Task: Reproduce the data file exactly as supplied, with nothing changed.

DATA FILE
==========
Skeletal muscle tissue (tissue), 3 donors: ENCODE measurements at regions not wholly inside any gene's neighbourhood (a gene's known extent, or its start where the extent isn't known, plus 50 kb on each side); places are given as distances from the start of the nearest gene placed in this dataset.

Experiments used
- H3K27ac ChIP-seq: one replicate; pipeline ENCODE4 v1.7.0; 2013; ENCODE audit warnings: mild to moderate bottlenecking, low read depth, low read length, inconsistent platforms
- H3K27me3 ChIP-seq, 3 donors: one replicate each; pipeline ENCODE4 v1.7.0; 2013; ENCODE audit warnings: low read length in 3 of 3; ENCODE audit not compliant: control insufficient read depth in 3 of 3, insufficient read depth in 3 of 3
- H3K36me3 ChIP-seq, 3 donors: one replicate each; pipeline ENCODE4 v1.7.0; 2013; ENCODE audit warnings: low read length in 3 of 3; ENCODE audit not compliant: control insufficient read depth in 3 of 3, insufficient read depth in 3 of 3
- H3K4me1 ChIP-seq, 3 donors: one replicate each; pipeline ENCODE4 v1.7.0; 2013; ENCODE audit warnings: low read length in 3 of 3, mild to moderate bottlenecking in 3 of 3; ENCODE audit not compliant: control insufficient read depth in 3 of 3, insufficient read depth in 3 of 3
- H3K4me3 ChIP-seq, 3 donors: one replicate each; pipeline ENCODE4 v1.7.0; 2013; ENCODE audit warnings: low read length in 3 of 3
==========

Skeletal muscle tissue (tissue), 3 donors: ENCODE measurements at regions not wholly inside any gene's neighbourhood (a gene's known extent, or its start where the extent isn't known, plus 50 kb on each side); places are given as distances from the start of the nearest gene placed in this dataset.

Experiments used
- H3K27ac ChIP-seq: one replicate; pipeline ENCODE4 v1.7.0; 2013; ENCODE audit warnings: mild to moderate bottlenecking, low read depth, low read length, inconsistent platforms
- H3K27me3 ChIP-seq, 3 donors: one replicate each; pipeline ENCODE4 v1.7.0; 2013; ENCODE audit warnings: low read length in 3 of 3; ENCODE audit not compliant: control insufficient read depth in 3 of 3, insufficient read depth in 3 of 3
- H3K36me3 ChIP-seq, 3 donors: one replicate each; pipeline ENCODE4 v1.7.0; 2013; ENCODE audit warnings: low read length in 3 of 3; ENCODE audit not compliant: control insufficient read depth in 3 of 3, insufficient read depth in 3 of 3
- H3K4me1 ChIP-seq, 3 donors: one replicate each; pipeline ENCODE4 v1.7.0; 2013; ENCODE audit warnings: low read length in 3 of 3, mild to moderate bottlenecking in 3 of 3; ENCODE audit not compliant: control insufficient read depth in 3 of 3, insufficient read depth in 3 of 3
- H3K4me3 ChIP-seq, 3 donors: one replicate each; pipeline ENCODE4 v1.7.0; 2013; ENCODE audit warnings: low read length in 3 of 3